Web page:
A study of Premier League club accounts shows that most paying fans effectively have their match-day-experience subsidised by club losses. The table below shows how much extra fans would have to pay for their match tickets if clubs worked on a Break Even basis, with fans making up any deficit.

Obviously the big 'Loss per ticket' figures are the ones that stand out – there probably wouldn’t be too many Liverpool or Man City fans who would continue to go to the game if every single ticket cost £27 and £83 more respectively. One could argue that fans of the biggest loss-making clubs have been getting tremendous value for money – a bit like regularly buying a ticket for your local theatre but getting to see Tom Hanks and Denzel Washington strut their stuff. Without the largesse of many Premier League owners (or their ability to add losses to the club debts), the talent on the pitch might be considerably less attractive.

There are only 6 clubs that have made a profit over the last two seasons for which we have a full set of accounts. Of these, Arsenal fairly regularly make a profit (essentially due to profit on player transfers). Arsenal were quick out of the blocks with their 2012/13 accounts and reported a pre-tax profit of £6.7m (this would bring down their ‘Profit per ticket’ to around £9.50 over the two seasons).

There are a few interesting anomalies in the figures. Newcastle’s huge profit of £33m in 2010/11 is largely due to the sale of Andy Carroll to Liverpool for £35m. Liverpool’s losses are mostly the result of the period of overspending under Dalgish and lack of Champions League income.

Manchester City are due to report their annual accounts for 2012/13 fairly soon and their loss-per-ticket figure seems set to improve. If the club reports losses at around the £60m mark (as some expect), the club subsidy figure would change to around £45 per ticket.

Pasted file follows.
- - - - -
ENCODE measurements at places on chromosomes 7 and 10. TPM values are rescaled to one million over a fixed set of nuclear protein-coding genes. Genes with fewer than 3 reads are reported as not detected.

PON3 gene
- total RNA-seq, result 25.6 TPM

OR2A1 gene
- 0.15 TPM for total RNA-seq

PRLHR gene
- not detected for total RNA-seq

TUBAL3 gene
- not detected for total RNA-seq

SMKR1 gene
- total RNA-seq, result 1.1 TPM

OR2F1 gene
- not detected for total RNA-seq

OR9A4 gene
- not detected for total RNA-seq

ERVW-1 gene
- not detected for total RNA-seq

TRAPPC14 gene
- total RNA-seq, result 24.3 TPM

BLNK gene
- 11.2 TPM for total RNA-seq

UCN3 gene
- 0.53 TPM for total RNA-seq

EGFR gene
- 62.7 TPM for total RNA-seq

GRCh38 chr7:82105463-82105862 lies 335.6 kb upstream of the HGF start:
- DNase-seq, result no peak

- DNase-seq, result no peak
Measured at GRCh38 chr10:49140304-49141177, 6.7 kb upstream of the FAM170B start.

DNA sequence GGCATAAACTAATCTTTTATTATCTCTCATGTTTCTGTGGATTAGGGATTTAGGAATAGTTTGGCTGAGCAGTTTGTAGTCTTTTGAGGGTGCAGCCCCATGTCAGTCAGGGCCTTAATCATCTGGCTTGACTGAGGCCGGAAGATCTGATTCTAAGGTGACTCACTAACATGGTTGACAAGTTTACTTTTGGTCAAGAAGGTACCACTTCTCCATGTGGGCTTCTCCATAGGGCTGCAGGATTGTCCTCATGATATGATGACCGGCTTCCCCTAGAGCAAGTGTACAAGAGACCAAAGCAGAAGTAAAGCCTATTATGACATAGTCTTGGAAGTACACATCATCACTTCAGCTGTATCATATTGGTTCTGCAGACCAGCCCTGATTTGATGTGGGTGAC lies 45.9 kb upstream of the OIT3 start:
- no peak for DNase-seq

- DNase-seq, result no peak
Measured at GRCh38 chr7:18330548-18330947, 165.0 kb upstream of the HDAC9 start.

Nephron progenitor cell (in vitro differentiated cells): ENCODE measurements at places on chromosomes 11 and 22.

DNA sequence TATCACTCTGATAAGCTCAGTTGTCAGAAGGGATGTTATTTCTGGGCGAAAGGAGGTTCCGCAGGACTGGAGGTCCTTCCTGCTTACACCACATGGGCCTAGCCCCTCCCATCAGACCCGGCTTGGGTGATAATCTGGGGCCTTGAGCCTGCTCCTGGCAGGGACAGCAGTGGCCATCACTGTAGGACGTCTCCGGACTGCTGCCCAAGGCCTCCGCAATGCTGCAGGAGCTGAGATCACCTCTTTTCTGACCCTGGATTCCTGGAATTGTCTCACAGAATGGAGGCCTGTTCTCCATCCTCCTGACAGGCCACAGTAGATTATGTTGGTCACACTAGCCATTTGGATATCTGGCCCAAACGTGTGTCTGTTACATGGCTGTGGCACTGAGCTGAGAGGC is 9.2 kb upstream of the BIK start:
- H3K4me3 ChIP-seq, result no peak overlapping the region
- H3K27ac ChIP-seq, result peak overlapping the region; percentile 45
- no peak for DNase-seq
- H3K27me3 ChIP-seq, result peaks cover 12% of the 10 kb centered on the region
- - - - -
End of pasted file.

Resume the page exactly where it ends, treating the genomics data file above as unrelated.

However you could argue that this is a fairly distorted view of club financing and ticket pricing. Whereas ticket income historically made up the lion’s share of club income, the picture has significantly changed. TV revenue and Commercial income have grown significantly and ticket income, although outpacing inflation, has fallen well behind the growth in the other income streams.

There are two measures coming into play that should change the current loss-making picture for clubs in the Premier League. Thanks to the BT deal, TV income will increase this season for every PL club by around £25m-£30m from the current season (2013/14). Crucially, despite the extra income, new spending constraints are now in place that restricts clubs’ ability to increase their wage bill. The two-thirds of the clubs with wages above £52m are now only able to increase wages by £4m a season (although clubs can exceed the £4m figure by the amount of uplift they generate from extra sponsorship, match-day income or player-transfer profits).

In future seasons, we should see many clubs regularly reporting modest profits and a ‘Profit-per-ticket’ figure should be the norm rather than the exception. The cry of ‘spend some money’ might even be heard at grounds other than the Emirates.